Jazz music entered the 1920s with the same zest and modern appeal as Art Deco. Acknowledging this, the set of the iconic ‘Singin’ in the Rain’ song features an abstract black and white backdrop with black Thonet bentwood chairs for the musicians.
‘Babylon’ barely scratches the surface of the true extravagance of Art Deco. A brief scene at the house of the gossip columnist Elinor St. John (Jean Smart) flashes its maximal potential. The deep red and bold print aesthetic is vaguely familiar, thanks to The Great Gatsby.
While we view it through a nostalgic lens, the decorative style was by all means unfathomably modern and futuristic for the people of the time. Baz Luhrmann’s ‘The Great Gatsby’ demonstrates how the movement’s progressive aesthetic of oversized rooms with geometric patterned carpets, paintings, upholstery, colossal chandeliers and subtle aerodynamic curves signifying indulgence and wealth, immortalised it as the Hollywood Regency design style.
Tom and Daisy’s mansion speaks of Art Deco opulence and elegance in the same breath. There’s an unmistakable play of textured woods, deliciously curved oversized sofa sets in suede and geometric, repetitive prints in its carpets and upholstery.
Maximalism at its best, Myrtle’s apartment is dipped in dangerously deep reds with printed wallpapers, dark woods and a velvet fabric touch. The oversized curved furniture is met with equally enormous lamps and antiques emphasising the comparatively smaller set and the emotional tight spot of the scene.
Decoding Art Deco and its unprecedented popularity
Drawing inspiration from its predecessors—Art Nouveau (1890), Bauhaus (1910) and Soviet Constructivism (1915)—Arts Décoratifs or Art Deco as we now know it, combined the classical motifs and patterns of the past with the metallic material approach of the industrial age.
It represented a purely decorative and expressionist purpose without an ulterior social and philosophical narrative. Art Deco drew diverse and distant influences from around the world through bold colours, exotic themes and motifs reminiscent of eastern ornamentation. Symmetrical silhouettes and repeating patterns of stylised natural elements stroked urban imagination. The movement appealed to every class and society, from unique luxury statements to mass-produced furniture.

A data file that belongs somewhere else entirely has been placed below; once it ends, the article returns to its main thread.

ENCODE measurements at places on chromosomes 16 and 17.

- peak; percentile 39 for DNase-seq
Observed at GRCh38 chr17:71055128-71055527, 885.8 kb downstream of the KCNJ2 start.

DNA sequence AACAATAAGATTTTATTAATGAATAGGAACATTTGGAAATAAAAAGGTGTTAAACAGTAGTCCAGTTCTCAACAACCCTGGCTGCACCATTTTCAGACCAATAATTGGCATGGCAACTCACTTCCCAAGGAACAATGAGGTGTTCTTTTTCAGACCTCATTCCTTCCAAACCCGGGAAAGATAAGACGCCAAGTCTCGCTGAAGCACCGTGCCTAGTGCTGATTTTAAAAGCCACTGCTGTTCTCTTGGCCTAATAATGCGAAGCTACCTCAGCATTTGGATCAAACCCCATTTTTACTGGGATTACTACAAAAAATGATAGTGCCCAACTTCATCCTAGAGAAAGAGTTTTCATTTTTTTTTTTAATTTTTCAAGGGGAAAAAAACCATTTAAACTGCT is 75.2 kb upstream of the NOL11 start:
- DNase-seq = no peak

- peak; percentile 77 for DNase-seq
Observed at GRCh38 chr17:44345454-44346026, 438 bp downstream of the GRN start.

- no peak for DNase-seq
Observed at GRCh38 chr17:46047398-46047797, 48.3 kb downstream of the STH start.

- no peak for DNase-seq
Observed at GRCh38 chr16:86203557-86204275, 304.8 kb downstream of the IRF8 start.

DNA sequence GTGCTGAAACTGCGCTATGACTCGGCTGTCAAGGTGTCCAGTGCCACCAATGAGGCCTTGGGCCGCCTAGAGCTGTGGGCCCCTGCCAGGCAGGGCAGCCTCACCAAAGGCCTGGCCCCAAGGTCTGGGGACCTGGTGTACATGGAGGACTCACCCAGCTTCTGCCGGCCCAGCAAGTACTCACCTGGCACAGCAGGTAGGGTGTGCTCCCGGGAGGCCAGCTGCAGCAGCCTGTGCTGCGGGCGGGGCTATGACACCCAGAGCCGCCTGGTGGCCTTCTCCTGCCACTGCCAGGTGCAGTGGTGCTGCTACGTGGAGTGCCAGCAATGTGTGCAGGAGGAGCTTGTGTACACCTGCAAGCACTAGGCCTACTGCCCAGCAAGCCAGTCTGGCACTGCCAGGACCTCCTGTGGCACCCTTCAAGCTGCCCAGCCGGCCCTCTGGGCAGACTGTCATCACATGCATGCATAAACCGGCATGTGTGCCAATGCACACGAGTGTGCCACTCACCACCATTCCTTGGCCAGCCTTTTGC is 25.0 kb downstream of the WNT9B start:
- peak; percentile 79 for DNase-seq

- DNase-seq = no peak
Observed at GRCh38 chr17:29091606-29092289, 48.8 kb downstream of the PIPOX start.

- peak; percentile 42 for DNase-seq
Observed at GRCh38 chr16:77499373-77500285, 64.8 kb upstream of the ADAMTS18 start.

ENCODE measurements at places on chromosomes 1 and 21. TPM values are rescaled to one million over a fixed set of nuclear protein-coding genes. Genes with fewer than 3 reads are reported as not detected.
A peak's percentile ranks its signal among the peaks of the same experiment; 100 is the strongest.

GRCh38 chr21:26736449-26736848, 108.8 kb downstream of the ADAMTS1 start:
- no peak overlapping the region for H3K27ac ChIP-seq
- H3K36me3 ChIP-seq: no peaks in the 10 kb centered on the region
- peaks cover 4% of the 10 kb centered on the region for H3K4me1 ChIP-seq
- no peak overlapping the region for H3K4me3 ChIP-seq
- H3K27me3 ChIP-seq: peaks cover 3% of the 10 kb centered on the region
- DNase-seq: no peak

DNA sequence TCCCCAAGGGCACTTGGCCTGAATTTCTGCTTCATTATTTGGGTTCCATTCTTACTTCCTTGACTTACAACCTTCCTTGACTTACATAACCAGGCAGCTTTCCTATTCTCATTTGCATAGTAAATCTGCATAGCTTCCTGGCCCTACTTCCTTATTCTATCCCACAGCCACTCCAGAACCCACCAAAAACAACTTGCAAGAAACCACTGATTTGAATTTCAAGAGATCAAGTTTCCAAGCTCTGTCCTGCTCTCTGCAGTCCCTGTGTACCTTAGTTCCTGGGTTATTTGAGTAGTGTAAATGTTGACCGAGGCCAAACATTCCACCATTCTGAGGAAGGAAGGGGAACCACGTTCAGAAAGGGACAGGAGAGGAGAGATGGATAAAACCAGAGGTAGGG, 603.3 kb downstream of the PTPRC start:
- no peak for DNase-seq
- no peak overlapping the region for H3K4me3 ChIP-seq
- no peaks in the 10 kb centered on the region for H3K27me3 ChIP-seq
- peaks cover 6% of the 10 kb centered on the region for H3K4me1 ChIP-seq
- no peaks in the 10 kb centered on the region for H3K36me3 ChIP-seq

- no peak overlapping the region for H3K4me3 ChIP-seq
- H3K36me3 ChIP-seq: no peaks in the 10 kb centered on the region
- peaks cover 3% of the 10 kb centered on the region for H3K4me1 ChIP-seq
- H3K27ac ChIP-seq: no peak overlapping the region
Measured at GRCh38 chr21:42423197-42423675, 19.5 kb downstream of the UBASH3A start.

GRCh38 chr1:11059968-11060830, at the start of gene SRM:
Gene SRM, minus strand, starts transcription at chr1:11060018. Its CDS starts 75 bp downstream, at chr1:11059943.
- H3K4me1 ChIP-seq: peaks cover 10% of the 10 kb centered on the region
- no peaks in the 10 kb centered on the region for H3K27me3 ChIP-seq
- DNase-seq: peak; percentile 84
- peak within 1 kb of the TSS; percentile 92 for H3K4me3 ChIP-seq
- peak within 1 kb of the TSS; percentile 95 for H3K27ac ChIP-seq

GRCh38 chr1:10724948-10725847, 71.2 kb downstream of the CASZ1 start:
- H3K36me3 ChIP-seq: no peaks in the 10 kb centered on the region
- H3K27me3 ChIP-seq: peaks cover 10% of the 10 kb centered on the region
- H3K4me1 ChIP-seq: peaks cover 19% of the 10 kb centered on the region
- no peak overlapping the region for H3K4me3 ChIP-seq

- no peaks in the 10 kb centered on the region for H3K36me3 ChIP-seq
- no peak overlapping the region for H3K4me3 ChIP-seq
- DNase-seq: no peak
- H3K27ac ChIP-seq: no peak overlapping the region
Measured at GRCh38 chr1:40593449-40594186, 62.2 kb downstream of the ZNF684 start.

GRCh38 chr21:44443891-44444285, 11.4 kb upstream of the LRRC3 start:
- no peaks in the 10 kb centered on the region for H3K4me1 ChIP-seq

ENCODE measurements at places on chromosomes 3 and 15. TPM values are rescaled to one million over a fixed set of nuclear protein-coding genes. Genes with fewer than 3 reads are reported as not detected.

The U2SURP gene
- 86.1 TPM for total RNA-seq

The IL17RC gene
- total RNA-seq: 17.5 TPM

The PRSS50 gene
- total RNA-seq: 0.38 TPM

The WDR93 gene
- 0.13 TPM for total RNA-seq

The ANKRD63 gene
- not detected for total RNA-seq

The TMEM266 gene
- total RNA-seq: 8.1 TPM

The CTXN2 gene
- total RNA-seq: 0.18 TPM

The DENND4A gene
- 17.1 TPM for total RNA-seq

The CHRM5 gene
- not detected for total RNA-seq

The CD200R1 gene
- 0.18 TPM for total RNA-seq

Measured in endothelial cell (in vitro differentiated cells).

Art Deco is characterised by bold geometric forms such as elongated rectangles, triangles and trapezoids, chevrons, sunbursts and zigzags. Owing to industrial advancement, the style differentiated itself with the use of rich materials and textiles. Stainless steel, brass, ebony, zebrawood, marble, mirror and lacquer, along with high-end upholstery fabrics, formed its tactile palette. While its primary preference is creams, beiges and a jewel-toned colour palette, Art Deco also flaunts deep reds, blues, yellows, and greens.
If this is too much textual information in one go, a quick glimpse of the Chrysler building would more than suffice the movement. Often touted as peak Art Deco, the New York skyscraper features several Art Deco signatures such as the large sunburst windows, parapets, linear, towering silhouettes with flat, polished metal and glass surfaces, and exotic classical elements.
The Fall of Art Deco: Art Moderne to Modernism to Postmodernism
In the 1930s, with the advent of air travel, furniture and architecture explored a glossy, aerodynamic aesthetic with rounded edges, curves and organic forms. Thus, the distinctive ornamentation, geometric forms and sharp edges of Art Deco gave way to the more streamlined and less decorative style of Art Moderne. In the wake of the Second World War, people disconnected from the extravagant appeal of the Art movements and the Modernist era began. The whimsical undertone of Postmodernism and the Eclectic Interior Design style of today are derivatives of Art Deco and Art Moderne. While Art Deco has been revived several times since it is still most notably associated with Hollywood.